In brief

  • Robinhood has announced a new $11.2 billion valuation via $200 million in new funding.
  • Just one month ago, Robinhood was valued at $8.6 billion.
  • The US-based company recently canceled plans to expand into the UK.

Crypto-friendly trading app Robinhood has pulled in record numbers of new users during the pandemic and quarantine, and it’s no surprise to hear that the company itself is also raking in vast amounts of investment along the way.

Today, Robinhood announced that it has raised another $200 million in a new Series G funding round from D1 Capital Partners, which now boosts the company’s valuation to $11.2 billion.

It was barely a month ago that Robinhood revealed that its finalized Series F round, which ballooned to $600 million after a smaller initial announcement, had the company valued at $8.6 billion. Again, that was mid-July.


With the latest investment round, Robinhood says that it plans to invest more resources into the customer experience. In a blog post, the site says that it has seen a 250% daily increase in visits to its Learn resources since January, and that its Robinhood Snacks weekly newsletter now reaches 20 million readers, with 1.9 million monthly active listeners to its podcast.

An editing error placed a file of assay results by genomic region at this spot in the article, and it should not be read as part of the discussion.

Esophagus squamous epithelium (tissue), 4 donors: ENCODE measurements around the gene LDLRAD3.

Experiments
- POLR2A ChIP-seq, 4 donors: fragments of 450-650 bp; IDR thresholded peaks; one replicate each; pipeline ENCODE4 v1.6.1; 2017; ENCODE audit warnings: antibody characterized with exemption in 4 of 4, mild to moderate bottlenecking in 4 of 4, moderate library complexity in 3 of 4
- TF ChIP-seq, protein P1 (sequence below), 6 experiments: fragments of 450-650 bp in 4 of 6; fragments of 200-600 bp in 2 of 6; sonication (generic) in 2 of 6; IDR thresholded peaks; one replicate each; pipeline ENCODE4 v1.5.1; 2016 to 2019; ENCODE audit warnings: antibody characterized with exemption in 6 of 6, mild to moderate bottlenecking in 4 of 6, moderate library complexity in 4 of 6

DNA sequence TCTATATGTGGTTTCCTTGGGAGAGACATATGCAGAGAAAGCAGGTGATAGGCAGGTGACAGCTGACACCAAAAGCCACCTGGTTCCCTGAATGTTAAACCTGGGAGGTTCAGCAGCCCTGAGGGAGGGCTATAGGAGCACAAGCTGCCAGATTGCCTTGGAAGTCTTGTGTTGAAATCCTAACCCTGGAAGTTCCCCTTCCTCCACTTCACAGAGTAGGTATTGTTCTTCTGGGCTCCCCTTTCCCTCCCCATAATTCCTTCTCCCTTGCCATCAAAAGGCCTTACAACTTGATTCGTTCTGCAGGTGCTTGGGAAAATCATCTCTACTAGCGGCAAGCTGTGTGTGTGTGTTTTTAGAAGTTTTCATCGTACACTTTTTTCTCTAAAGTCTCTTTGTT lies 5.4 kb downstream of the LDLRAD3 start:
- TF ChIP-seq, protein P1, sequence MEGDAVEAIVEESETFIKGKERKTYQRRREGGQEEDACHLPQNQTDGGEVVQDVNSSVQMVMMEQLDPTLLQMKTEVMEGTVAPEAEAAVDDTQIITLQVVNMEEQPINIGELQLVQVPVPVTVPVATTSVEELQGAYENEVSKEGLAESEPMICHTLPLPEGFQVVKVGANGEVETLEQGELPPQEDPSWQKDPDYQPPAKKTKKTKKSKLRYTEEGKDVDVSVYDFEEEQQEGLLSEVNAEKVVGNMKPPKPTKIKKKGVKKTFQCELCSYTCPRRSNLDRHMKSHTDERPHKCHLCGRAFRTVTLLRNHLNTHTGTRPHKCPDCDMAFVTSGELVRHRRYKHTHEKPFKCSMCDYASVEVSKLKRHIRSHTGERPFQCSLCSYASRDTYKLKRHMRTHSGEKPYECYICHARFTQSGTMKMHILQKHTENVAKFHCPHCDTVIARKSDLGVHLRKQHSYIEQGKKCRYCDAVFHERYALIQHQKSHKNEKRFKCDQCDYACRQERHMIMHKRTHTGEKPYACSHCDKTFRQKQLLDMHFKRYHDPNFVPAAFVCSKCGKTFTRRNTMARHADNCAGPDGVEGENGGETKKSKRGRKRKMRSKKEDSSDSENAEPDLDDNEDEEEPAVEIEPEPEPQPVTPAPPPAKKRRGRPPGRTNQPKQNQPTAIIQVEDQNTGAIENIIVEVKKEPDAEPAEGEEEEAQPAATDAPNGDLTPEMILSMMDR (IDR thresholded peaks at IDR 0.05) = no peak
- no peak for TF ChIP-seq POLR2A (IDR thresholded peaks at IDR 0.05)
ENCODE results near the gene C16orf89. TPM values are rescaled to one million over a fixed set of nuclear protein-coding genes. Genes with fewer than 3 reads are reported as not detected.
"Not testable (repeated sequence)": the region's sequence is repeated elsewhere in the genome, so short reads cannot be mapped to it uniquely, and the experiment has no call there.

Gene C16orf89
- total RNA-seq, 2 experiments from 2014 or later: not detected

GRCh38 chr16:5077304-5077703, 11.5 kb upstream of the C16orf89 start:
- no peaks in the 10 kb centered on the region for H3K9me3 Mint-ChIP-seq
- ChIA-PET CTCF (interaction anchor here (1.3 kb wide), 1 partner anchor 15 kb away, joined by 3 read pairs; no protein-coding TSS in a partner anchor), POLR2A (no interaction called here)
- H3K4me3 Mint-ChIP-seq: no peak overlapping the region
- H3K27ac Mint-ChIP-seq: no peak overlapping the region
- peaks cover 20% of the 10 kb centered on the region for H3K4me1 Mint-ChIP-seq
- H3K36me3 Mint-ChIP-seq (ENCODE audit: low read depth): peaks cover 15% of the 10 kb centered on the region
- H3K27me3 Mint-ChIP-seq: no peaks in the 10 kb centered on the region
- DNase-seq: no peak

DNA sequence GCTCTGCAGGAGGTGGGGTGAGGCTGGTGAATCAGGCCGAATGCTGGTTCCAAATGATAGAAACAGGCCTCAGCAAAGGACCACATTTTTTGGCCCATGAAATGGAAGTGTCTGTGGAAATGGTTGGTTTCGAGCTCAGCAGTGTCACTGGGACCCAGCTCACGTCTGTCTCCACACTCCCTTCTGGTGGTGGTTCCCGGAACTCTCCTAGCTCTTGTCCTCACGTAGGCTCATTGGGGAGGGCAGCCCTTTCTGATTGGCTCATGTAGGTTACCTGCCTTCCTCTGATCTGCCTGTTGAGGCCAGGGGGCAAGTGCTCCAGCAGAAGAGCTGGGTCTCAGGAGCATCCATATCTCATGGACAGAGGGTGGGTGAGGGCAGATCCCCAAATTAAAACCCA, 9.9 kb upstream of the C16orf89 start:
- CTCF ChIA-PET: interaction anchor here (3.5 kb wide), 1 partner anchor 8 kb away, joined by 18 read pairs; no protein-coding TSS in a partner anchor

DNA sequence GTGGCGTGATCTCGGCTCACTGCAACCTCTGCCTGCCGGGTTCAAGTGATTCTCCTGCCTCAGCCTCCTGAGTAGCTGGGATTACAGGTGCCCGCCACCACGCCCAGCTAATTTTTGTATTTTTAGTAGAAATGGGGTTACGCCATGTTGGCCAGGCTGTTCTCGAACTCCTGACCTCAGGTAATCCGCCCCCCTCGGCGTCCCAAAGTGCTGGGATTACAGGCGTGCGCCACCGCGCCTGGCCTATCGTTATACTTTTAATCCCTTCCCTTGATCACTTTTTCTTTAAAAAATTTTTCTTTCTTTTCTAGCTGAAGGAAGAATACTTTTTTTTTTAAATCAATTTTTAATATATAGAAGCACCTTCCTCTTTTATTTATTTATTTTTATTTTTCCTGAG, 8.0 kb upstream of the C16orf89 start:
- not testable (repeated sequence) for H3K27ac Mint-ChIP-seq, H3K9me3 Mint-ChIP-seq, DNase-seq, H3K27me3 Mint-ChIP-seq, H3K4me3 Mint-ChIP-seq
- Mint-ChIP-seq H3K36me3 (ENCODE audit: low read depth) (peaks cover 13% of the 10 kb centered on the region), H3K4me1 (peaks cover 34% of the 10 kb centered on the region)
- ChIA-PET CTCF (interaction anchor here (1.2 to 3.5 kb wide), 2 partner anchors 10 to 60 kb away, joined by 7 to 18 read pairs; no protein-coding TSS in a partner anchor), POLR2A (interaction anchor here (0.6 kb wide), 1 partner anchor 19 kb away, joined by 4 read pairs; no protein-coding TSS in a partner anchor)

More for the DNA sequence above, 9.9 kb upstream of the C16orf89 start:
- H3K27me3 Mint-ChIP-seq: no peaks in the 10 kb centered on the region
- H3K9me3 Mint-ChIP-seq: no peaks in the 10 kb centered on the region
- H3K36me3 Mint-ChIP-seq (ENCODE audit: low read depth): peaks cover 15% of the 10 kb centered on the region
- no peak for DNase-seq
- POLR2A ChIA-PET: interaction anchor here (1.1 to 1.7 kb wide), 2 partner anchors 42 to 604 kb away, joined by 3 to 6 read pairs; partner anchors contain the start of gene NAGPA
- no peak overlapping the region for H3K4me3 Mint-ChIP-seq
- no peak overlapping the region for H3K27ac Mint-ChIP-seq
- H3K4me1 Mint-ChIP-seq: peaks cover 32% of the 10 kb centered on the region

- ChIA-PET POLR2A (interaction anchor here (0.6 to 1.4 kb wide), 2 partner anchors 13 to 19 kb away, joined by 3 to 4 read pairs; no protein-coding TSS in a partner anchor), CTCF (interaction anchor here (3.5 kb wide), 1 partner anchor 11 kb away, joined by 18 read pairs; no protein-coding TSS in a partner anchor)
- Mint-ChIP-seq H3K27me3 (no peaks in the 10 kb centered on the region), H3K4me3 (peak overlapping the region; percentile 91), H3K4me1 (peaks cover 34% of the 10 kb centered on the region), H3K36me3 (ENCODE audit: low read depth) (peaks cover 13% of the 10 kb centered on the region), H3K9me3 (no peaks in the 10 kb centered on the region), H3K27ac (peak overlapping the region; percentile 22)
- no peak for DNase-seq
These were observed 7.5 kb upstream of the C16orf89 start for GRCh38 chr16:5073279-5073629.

Last week, Robinhood said that it will boost its customer support team with hundreds of new hires to its Arizona and Texas facilities. Among the various stocks available to its users, the app supports trading for Bitcoin, Ethereum, Bitcoin Cash, Bitcoin SV, Ethereum Classic, Dogecoin, and Litecoin.

Robinhood’s recent growth has been dramatic, but it has not come without some significant hurdles along the way. In March, at the peak of the pandemic’s impact on the global markets, the app’s surging user demands led to multiple periods of downtime, sparking outrage as investors lacked access to their funds.

In June, 20-year-old user Alexander Kearns reportedly committed suicide after seeing large options trading losses in his account, prompting the company to put access limits on options trading and further refine the app to educate users. The company also donated $250,000 to the American Foundation for Suicide Prevention.

Last month, shortly after the funding announcement, Robinhood’s global ambitions were scaled back as the company said that it would no longer attempt to launch in the UK.


“Although our global expansion plans are on hold for now, we’re committed to democratizing finance for more people around the world,” a spokesperson told CNBC at the time. “We look forward to the day when we can bring this mission to the UK.”

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